New Therapies More Precisely Treat Myasthenia Gravis


Once treated with a one-size-fits-all approach, changes in the landscape for myasthenia gravis are allowing for more precise treatment of the disease.

Male patient speaking with doctor | Image credit: DragonImages -

Myasthenia gravis is a rare and chronic autoimmune disorder that commonly affects women younger than 40 years and men older than 60 years, and causes muscle weakness impacting the eyes, face, throat, and limbs.

Image credit: DragonImages -

In 2023, the FDA approved the 2 drugs to treat myasthenia gravis (MG): rozanolixizumab-noli (Rystiggo) was the first for both anti–acetylcholine receptor and anti–muscle-specific kinase antibody-positive MG and zilucoplan (Zilbrysq) was the first for self-administration by a daily injection.

The treatment landscape for MG is expected to continue to change in the coming years due to advances in diagnostics, increased disease awareness, the introduction of emerging therapies, and more, according to a new report from IQVIA.1

MG is a rare and chronic autoimmune disorder that commonly affects women younger than 40 years and men older than 60 years, but it can affect people of all ages and genders.1 The condition causes muscle weakness impacting the eyes, face, throat, and limbs.

These symptoms can vary from mild annoyances to more serious afflictions, with some individuals losing the ability to walk, talk, or breath properly, severely impacting their daily living, according to Yale Medicine.2

According to the report, the market for MG treatments is expected to grow with a compound annual growth rate of approximately 17% from 2022 to 2032 as more expensive targeted therapies are developed. Sales are projected to reach approximately $4.1 billion in 2032, up from $1 billion in 2022.1

From 2022 to 2032, more than 5 new drug launches are expected, and in 2027, the key market leader, eculizumab (Soliris), will lose its patent.1 Currently there are 5 FDA-approved drugs: eculizumab, efgartigimod alfa (Vyvgart), ravulizumab (Ultomiris), rozanolixizumab, and zilucoplan.

Of note, none of the medications are cures, but they do lessen symptoms. In addition, none of the therapies are totally effective for all patients. Approximately 30% to 40% of patients have no meaningful improvements.2

There are 7 drugs in phase 3 trials: batoclimab, gefurulimab, nipocalimab, satralizumab, cemdisiran, pozelimab, and inebilizumab, according to the report. There are an additional 4 in phase 2 trials (mezagitamab, vemircopan, Descartes-08, and pyridostigmine) and 3 in phase 1 trials (M230, Rlyb116, and CSL730).1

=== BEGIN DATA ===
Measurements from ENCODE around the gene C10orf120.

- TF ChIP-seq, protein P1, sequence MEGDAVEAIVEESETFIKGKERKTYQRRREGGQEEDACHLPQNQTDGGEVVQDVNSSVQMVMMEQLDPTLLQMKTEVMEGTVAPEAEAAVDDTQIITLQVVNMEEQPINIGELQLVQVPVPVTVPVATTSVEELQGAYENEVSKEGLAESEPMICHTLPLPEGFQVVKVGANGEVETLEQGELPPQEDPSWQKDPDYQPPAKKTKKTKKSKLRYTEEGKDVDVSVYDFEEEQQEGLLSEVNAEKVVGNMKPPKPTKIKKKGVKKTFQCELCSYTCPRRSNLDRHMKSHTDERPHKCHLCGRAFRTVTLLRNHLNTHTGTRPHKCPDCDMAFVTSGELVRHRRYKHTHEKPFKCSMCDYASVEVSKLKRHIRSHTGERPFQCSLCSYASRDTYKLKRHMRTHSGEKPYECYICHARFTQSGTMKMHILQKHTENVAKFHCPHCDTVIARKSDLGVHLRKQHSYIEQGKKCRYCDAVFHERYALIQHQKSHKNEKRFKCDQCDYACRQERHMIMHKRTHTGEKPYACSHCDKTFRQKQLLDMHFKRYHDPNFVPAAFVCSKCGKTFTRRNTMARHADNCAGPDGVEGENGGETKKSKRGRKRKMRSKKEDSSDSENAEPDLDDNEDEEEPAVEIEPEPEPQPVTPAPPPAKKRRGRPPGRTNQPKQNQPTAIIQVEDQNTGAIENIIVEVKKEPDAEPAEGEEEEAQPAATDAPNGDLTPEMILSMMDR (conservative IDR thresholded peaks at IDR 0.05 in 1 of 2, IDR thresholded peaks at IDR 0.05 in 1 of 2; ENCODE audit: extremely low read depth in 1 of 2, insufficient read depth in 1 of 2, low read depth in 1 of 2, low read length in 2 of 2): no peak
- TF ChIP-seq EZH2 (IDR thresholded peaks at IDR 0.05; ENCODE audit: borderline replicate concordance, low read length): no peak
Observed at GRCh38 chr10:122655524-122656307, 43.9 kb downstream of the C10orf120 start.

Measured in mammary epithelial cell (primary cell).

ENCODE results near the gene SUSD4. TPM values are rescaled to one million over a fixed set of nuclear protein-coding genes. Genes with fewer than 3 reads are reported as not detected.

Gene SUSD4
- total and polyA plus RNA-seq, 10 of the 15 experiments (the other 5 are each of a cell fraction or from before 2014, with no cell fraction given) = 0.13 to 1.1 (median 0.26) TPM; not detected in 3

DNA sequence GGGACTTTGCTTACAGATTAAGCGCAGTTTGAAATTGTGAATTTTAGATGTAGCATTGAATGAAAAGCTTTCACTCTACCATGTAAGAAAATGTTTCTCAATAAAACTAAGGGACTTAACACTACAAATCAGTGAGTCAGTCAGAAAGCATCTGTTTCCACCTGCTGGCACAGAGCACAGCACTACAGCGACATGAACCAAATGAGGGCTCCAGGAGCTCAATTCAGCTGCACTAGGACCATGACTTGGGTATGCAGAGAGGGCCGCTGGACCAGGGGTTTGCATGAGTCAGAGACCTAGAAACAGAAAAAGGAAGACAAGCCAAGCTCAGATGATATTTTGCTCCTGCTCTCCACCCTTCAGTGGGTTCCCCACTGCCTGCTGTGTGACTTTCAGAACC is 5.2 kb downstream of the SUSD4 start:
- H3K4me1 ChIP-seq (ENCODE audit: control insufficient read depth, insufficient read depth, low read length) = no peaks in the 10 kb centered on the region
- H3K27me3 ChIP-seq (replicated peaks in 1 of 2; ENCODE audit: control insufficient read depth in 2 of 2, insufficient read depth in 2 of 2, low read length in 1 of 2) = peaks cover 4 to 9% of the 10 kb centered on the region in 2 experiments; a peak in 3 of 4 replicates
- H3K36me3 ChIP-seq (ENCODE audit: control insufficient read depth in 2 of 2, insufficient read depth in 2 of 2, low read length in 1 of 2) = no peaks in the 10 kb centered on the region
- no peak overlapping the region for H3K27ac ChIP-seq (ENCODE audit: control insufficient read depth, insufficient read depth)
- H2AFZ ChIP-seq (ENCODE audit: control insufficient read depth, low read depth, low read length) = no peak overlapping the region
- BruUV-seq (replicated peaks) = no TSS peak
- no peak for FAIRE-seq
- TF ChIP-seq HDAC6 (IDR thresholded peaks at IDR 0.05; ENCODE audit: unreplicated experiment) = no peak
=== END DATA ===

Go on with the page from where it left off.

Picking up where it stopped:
“Before 2017, there was a significant unmet need for targeted therapies as only symptomatic treatments were available for patients suffering from MG,” the authors wrote.1 “The landscape of MG treatment is set to change significantly, with new drugs targeting intricate nuances of the body’s immune response.”

Traditionally, acetylcholinesterase (AChE) inhibitors, corticosteroids, and other immunosuppressive drugs have been the standard treatment for MG. AChE inhibitors block an enzyme that breaks down a neurotransmitter that is vital for muscle contraction. AChE inhibitors are the most prescribed first-line treatment for MG. According to IQVIA, this treatment is expected to have high volume but flat sales from 2022 to 2023.1

Other, new treatments inhibit the neonatal Fc receptor or IL-6 receptors. In addition, a class of drugs can cause B cell depletion, which reduces pathogenic autoantibody production.1 The focus on targeted therapies will shift treatment to more personalized care.

“Once a blanket diagnosis with a one-size-fits-all treatment approach, MG is now entering an era where its complexity is better understood and more precisely addressed,” the authors wrote.1


1. Bhateja J, Trivedi P. Navigating the shifting landscape of myasthenia gravis treatment: the impact of expensive targeted therapies. IQVIA. January 16, 2024. Accessed January 19, 2024.

2. Katella K. Myasthenia gravis: new drugs and a road to individualized treatment. Yale Medicine. November 13, 2023. Accessed January 19, 2024.

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